El Cachucho is an undersea mountain located in the Cantabrian Sea, off the coast of Asturias. At around 4,500 metres in height (measured from its base on the deep-water plain of the Bay of Biscay), it has great faunal and biological wealth. It is the first exclusively marine reserve in Spain. To date, only parks such as Doρana, Cabrera and the Atlantic Islands of Galicia had extended their protection to include part of the maritime environment.


Story Source:

The above story is based on materials provided by FECYT - Spanish Foundation for Science and Technology. Note: Materials may be edited for content and length.


Journal Reference:

  1. Preciado, I.; Cartes, J.E.; Serrano, A.; Velasco, F.; Olaso, I.; Sαnchez, F.; Frutos, I. Resource utilization by deep-sea sharks at the Le Danois Bank, Cantabrian Sea, north-east Atlantic Ocean. Journal of Fish Biology, 2009; 75 (6): 1331 DOI: 10.1111/j.1095-8649.2009.02367.x

Cite This Page:

FECYT - Spanish Foundation for Science and Technology. "Sharks from deep waters of Cantabrian Sea are opportunist hunters." ScienceDaily. ScienceDaily, 9 April 2010. <www.sciencedaily.com/releases/2010/03/100317101338.htm>.
FECYT - Spanish Foundation for Science and Technology. (2010, April 9). Sharks from deep waters of Cantabrian Sea are opportunist hunters. ScienceDaily. Retrieved July 31, 2014 from www.sciencedaily.com/releases/2010/03/100317101338.htm
FECYT - Spanish Foundation for Science and Technology. "Sharks from deep waters of Cantabrian Sea are opportunist hunters." ScienceDaily. www.sciencedaily.com/releases/2010/03/100317101338.htm (accessed July 31, 2014).

Share This




More Plants & Animals News

Thursday, July 31, 2014

Featured Research

from universities, journals, and other organizations


Featured Videos

from AP, Reuters, AFP, and other news services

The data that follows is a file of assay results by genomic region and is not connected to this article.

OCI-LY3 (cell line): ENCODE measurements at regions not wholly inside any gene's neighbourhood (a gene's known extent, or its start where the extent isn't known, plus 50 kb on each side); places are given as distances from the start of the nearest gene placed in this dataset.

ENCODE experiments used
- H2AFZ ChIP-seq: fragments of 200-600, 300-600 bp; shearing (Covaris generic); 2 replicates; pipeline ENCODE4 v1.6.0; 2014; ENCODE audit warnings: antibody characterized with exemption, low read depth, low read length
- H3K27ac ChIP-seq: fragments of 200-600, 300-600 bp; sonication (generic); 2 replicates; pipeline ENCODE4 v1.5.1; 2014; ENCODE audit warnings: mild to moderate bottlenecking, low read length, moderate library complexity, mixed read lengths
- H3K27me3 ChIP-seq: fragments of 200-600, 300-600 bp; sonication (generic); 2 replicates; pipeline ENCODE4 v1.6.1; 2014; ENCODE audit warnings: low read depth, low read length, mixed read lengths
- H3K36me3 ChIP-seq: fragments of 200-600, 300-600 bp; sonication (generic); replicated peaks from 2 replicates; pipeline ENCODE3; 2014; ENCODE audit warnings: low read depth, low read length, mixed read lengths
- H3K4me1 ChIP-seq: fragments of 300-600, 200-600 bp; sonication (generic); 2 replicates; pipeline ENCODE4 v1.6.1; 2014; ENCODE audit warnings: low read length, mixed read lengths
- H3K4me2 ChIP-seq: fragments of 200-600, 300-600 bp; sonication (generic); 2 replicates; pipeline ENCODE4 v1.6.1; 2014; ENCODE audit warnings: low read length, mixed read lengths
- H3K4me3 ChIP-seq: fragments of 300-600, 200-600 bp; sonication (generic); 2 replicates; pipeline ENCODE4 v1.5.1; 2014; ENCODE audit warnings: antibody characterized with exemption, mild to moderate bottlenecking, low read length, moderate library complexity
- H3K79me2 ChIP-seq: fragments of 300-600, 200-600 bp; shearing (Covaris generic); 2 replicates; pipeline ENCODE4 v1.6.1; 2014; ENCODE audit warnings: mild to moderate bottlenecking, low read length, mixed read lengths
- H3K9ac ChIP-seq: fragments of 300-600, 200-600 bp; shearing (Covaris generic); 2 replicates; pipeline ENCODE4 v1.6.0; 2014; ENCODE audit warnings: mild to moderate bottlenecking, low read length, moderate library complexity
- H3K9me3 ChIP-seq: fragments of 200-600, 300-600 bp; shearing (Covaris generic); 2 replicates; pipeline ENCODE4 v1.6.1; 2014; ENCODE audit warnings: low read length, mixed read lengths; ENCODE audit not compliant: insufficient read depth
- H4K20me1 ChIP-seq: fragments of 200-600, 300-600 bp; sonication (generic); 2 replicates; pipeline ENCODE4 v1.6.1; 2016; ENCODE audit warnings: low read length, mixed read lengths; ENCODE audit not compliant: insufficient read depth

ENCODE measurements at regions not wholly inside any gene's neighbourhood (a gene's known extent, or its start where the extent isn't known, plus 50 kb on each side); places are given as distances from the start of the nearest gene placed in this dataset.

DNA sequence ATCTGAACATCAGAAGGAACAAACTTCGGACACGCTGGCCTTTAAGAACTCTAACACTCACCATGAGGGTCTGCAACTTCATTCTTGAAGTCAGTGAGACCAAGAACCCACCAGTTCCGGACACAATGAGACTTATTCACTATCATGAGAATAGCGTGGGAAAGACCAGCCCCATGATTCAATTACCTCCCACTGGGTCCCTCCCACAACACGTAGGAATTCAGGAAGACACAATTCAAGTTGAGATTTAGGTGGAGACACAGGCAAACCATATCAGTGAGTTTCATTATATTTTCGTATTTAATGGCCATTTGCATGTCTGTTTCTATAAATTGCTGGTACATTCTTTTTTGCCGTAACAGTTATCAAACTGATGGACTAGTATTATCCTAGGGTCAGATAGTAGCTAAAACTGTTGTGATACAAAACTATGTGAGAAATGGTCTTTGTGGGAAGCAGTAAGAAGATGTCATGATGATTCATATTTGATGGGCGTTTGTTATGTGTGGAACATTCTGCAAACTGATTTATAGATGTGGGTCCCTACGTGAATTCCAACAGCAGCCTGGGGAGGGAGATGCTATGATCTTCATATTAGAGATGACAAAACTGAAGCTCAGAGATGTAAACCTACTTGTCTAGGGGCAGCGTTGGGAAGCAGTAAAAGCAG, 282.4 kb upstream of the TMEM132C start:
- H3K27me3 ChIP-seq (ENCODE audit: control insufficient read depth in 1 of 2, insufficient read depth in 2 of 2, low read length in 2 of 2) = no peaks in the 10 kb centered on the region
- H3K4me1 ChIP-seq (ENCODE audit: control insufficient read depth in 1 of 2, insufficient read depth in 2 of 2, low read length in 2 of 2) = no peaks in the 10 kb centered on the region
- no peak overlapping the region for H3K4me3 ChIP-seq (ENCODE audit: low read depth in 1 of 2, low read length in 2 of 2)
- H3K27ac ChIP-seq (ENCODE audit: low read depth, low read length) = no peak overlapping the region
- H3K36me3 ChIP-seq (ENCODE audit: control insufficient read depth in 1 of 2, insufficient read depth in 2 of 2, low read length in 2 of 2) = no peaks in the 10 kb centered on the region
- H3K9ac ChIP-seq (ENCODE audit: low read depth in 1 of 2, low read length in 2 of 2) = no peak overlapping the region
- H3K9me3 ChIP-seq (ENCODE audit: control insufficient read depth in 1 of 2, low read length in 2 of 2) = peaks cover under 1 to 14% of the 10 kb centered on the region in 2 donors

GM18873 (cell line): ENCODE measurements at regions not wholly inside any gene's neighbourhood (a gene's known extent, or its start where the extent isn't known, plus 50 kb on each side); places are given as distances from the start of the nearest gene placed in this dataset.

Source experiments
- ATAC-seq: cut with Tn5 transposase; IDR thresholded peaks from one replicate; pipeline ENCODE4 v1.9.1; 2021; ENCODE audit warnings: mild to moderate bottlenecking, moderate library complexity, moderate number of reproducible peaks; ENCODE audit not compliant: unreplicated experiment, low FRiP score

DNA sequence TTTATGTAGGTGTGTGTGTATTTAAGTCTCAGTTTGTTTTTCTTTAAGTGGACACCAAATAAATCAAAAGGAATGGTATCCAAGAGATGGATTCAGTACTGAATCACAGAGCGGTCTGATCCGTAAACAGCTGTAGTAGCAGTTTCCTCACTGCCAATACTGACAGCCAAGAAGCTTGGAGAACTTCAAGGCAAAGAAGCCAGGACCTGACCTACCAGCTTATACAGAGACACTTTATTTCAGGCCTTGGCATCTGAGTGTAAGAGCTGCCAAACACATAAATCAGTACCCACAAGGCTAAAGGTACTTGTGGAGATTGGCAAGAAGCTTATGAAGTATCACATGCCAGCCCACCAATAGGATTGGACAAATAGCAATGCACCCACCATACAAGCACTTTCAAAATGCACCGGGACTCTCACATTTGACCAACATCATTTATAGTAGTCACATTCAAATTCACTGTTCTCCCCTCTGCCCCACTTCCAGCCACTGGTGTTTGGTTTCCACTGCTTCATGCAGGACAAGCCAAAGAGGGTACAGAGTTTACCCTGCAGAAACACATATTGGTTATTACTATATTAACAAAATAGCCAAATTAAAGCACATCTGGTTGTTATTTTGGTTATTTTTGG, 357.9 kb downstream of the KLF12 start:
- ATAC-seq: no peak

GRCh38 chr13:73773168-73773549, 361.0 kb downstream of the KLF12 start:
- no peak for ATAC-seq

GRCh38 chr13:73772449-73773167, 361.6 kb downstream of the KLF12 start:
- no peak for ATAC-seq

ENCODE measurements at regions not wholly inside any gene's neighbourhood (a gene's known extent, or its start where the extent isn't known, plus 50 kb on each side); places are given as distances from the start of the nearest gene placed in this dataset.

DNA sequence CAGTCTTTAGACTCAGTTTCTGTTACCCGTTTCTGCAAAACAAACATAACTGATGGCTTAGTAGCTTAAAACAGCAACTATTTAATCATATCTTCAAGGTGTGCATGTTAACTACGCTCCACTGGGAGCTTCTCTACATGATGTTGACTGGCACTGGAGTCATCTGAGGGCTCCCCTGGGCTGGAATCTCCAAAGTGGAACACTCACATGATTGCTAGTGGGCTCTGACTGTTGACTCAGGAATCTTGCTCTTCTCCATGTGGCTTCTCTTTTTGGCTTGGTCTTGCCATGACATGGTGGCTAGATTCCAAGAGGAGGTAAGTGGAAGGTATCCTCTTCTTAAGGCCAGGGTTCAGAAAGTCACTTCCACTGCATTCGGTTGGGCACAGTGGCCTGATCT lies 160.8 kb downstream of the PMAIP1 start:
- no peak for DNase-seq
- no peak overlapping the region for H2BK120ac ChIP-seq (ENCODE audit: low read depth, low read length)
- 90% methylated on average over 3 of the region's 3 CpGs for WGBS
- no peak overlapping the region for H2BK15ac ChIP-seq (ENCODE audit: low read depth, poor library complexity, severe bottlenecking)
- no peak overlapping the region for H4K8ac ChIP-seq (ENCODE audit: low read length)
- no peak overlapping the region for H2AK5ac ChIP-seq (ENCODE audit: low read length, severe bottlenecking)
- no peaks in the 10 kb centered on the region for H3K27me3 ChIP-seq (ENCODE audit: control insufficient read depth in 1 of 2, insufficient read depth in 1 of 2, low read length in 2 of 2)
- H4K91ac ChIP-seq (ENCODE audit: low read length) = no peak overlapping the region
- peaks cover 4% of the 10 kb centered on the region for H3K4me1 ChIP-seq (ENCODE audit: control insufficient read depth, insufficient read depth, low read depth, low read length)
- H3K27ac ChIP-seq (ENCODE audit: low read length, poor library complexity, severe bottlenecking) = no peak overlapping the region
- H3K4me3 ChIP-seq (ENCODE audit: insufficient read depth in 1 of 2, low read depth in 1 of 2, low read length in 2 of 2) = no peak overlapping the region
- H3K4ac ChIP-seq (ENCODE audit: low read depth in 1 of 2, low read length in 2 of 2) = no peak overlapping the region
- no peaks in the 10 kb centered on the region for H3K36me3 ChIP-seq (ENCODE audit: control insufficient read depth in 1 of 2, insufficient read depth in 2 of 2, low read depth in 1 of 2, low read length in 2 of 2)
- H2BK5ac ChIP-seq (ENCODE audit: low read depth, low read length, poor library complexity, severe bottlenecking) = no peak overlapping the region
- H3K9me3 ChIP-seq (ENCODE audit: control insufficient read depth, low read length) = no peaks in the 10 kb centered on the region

Visitors Feel Part of the Pack at Wolf Preserve

Visitors Feel Part of the Pack at Wolf Preserve

AP (July 31, 2014) — Seacrest Wolf Preserve on the northern Florida panhandle allows more than 10,000 visitors each year to get up close and personal with Arctic and British Columbian Wolves. (July 31) Video provided by AP
Powered by NewsLook.com
Florida Panther Rebound Upsets Ranchers

Florida Panther Rebound Upsets Ranchers

AP (July 31, 2014) — With Florida's panther population rebounding, some ranchers complain the protected predators are once again killing their calves. (July 31) Video provided by AP
Powered by NewsLook.com
Dangerous Bacteria Kills One in Florida

Dangerous Bacteria Kills One in Florida

AP (July 31, 2014) — Sarasota County, Florida health officials have issued a warning against eating raw oysters and exposing open wounds to coastal and inland waters after a dangerous bacteria killed one person and made another sick. (July 31) Video provided by AP
Powered by NewsLook.com
Raw: Thousands Flocking to German Crop Circle

Raw: Thousands Flocking to German Crop Circle

AP (July 30, 2014) — Thousands of people are trekking to a Bavarian farmer's field to check out a mysterious set of crop circles. (July 30) Video provided by AP
Powered by NewsLook.com

Search ScienceDaily

Number of stories in archives: 140,361

Find with keyword(s):
 
Enter a keyword or phrase to search ScienceDaily for related topics and research stories.

Save/Print:
Share:  

Breaking News:
from the past week

In Other News

... from NewsDaily.com

Science News

Health News

Environment News

Technology News



Save/Print:
Share:  

Free Subscriptions


Get the latest science news with ScienceDaily's free email newsletters, updated daily and weekly. Or view hourly updated newsfeeds in your RSS reader:

Get Social & Mobile


Keep up to date with the latest news from ScienceDaily via social networks and mobile apps:

Have Feedback?


Tell us what you think of ScienceDaily -- we welcome both positive and negative comments. Have any problems using the site? Questions?
Mobile iPhone Android Web
Follow Facebook Twitter Google+
Subscribe RSS Feeds Email Newsletters
Latest Headlines Health & Medicine Mind & Brain Space & Time Matter & Energy Computers & Math Plants & Animals Earth & Climate Fossils & Ruins